Australia endorses Indian Economic Strategy

India's President Ram Nath Kovind (L) talks to Australia's Prime Minister Scott Morrison at the Australian Financial Review (AFR) India Business Summit in Sydney on Thursday. AFP

The cricket parlance took the centre stage, as the Australian federal government endorsed the Indian Economic Strategy (IES) -2035, compiled by its former High Commissioner to India, Peter Varghese. As per the initial implementation of the IES 2035, four sectors -- education, agribusiness, resources and tourism -- will get the prominence in the next 12 months.

With this, India is now one of Australia's key international trade partners. As part of the plan, key actions for the first 12 months include -- memorandum of understanding between Austrade and Invest India to promote bilateral investment flows, the establishment of an Australia-India Food Partnership, Australia-India Strategic Research Fund grants of up to AU$5,00,000 (approximately Rs 2,57,88,529).

This is designed to help researchers solve challenges shared by both nations, including energy storage, marine science and plant genomics, expansion of the Australia-India Mining Partnership at the Indian School of Mines, and an engagement with airlines to increase direct flights through the Australia-India air services agreement.

India’s and Australia’s merchandise trade stood at AU$ 20,856 million (approximately Rs 1.08 lakh crore) for 2017, with Australia being the ninth principal import source of India. The biggest component of merchandise trade during the year has been coal – worth AU$ 9,181 million (approximately Rs 47,400 crore).

On the other hand, Australia is 22nd principal export destination for India, with most of it coming from refined petroleum (AU$ 1,554 million or approximately Rs 8020 crore).

On a first-ever state visit by an Indian President to Australia, Ram Nath Kovind urged Australian companies to invest in India. “Please come to India – the pitch is ready,” Kovind told industry captains at the AFR – India Business Summit – 2018 held here.

Responding to this, Australian Prime Minister Scott Morrison said that his country is ready to meet at the pitch. 

But the picture is not that rosy between both the countries, as recently Australia dragged India to the World Trade Organisation over the export subsidies on sugar.

According to David Rynne, Director – Policy, Economics and trade at Australian Sugar Milling Council, the export subsidies by Indian government have lowered the international prices by AU$ 48 per tonne in 2018-19. This has caused a revenue loss of AU$ 360 million (approximately Rs 2,000 crore) to the Australian sugar industry in the past years, he said.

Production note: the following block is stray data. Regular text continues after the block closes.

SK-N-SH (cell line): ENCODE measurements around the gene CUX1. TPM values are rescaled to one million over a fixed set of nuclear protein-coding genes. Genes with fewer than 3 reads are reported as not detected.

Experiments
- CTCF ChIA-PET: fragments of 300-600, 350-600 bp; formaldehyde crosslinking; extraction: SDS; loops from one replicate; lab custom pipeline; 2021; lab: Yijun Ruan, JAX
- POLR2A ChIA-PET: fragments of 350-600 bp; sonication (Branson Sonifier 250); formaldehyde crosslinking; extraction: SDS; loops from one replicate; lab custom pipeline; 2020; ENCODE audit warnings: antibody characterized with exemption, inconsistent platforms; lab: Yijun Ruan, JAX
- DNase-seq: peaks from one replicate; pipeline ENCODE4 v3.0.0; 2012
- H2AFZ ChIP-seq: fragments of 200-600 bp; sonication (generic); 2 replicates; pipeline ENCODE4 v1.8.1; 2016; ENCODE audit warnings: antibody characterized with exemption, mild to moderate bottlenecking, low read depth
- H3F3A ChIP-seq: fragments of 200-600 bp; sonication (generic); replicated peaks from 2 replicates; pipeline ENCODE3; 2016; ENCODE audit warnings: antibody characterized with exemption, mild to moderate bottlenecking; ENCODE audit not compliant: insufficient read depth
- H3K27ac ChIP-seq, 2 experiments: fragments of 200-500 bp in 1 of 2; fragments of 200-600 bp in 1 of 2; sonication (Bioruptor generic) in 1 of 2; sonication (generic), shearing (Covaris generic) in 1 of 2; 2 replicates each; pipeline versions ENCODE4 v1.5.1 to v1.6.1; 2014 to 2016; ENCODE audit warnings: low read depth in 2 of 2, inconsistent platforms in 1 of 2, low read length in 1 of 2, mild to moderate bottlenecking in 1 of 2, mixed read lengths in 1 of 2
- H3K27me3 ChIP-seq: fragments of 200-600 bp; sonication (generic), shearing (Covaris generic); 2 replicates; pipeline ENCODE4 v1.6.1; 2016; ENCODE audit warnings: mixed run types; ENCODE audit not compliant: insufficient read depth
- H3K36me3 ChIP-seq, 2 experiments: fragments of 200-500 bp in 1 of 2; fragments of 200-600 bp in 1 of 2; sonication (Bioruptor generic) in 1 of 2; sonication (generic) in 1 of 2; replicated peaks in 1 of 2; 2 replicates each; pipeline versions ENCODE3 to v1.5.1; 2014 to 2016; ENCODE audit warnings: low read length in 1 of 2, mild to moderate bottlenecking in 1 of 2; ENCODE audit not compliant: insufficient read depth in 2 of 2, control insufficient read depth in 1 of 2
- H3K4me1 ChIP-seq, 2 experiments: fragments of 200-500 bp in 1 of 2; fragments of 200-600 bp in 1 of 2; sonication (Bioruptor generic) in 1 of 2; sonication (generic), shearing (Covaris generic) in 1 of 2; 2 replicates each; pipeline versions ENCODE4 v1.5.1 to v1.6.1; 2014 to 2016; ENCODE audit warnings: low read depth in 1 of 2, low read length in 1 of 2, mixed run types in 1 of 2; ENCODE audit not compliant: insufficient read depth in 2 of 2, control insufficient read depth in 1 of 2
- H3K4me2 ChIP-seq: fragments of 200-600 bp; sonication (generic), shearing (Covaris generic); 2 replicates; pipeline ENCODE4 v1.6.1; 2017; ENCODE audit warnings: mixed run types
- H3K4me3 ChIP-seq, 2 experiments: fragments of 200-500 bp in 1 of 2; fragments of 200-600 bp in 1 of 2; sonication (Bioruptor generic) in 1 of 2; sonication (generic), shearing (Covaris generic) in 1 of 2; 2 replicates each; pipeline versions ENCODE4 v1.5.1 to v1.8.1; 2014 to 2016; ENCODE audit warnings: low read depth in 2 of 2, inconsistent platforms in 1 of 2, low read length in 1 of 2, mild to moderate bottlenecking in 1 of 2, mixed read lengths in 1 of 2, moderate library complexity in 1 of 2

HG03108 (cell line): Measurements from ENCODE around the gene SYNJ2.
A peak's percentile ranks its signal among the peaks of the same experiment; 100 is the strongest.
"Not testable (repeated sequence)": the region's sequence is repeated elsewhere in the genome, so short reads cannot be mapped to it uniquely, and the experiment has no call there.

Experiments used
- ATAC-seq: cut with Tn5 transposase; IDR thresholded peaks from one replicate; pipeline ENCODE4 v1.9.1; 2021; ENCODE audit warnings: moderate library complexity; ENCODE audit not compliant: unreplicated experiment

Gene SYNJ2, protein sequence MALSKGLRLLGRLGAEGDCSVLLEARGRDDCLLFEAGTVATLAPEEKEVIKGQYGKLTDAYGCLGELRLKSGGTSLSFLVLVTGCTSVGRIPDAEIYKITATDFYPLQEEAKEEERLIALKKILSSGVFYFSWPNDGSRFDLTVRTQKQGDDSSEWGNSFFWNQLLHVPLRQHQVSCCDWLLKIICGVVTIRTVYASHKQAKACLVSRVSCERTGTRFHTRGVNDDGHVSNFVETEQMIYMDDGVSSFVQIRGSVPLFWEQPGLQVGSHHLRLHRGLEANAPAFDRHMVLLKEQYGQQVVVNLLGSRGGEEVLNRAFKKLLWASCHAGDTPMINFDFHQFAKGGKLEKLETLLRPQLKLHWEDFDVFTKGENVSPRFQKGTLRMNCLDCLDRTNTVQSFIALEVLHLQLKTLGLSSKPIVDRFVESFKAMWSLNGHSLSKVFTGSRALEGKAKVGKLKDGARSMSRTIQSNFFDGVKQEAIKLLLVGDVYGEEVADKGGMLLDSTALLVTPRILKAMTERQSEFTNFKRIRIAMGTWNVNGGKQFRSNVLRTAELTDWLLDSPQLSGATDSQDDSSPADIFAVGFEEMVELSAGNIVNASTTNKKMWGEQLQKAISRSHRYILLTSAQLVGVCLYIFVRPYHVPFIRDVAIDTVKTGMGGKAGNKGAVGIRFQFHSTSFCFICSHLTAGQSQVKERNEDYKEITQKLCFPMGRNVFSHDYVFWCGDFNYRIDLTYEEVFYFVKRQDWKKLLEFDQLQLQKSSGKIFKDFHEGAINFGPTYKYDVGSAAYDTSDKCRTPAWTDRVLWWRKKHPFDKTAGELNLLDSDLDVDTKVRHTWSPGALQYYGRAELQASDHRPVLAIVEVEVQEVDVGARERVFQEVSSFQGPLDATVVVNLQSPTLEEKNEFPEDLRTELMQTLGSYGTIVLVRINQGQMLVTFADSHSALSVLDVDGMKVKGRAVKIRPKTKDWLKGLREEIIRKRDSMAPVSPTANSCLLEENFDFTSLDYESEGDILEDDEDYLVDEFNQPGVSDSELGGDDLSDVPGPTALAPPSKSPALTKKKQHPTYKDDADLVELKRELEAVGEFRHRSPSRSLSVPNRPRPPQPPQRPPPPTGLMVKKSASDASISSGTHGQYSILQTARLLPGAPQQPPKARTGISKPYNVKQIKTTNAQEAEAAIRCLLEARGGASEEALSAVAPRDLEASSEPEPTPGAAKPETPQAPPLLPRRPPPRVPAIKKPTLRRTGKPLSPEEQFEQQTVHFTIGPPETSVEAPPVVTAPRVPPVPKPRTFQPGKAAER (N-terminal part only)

However, the Australian government is hopeful that, this won’t impact the bilateral relations, that have seen an uptick recently.

“It is possible (to negotiate with the Indian government to resolve the issue). I have numerous conversations with my Indian counterpart Suresh Prabhu about the challenges we are facing in terms of sugar subsidy. They are not agreeing on substance of all the concerns but we would like to try to find ways to resolve some of those issues,” Australian Minister for Trade, Tourism and Investment, Simon Birmingham told DH.

Meanwhile, the Australian government is hopeful that the Regional Comprehensive Economic Partnership (RCEP) will enhance trade between India and Australia, in absence of the free trade agreement.

“RCEP is an amazing opportunity to form a significant India-Pacific trading block bringing in economies and in doing so it is taking a lot of time and focus of trade negotiators. It would be right and proper for us and other RCEP partner to provide best possible outcome. There is no reason why we can’t achieve a trade outcome of equal subsistence and meaning that a bilateral FTA would achieve through the regional process of RCEP,” Birmingham added.

RCEP is a proposed FTA between the 10 member states of the Association of Southeast Asian Nations (Asean) and the six Asia-Pacific states with which Asean has existing free trade agreements (Australia, China, India, Japan, South Korea and New Zealand).

Indian President Kovind, in his speech also said that he is hopeful of the RCEP taking shape by 2019.

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Australia endorses Indian Economic Strategy

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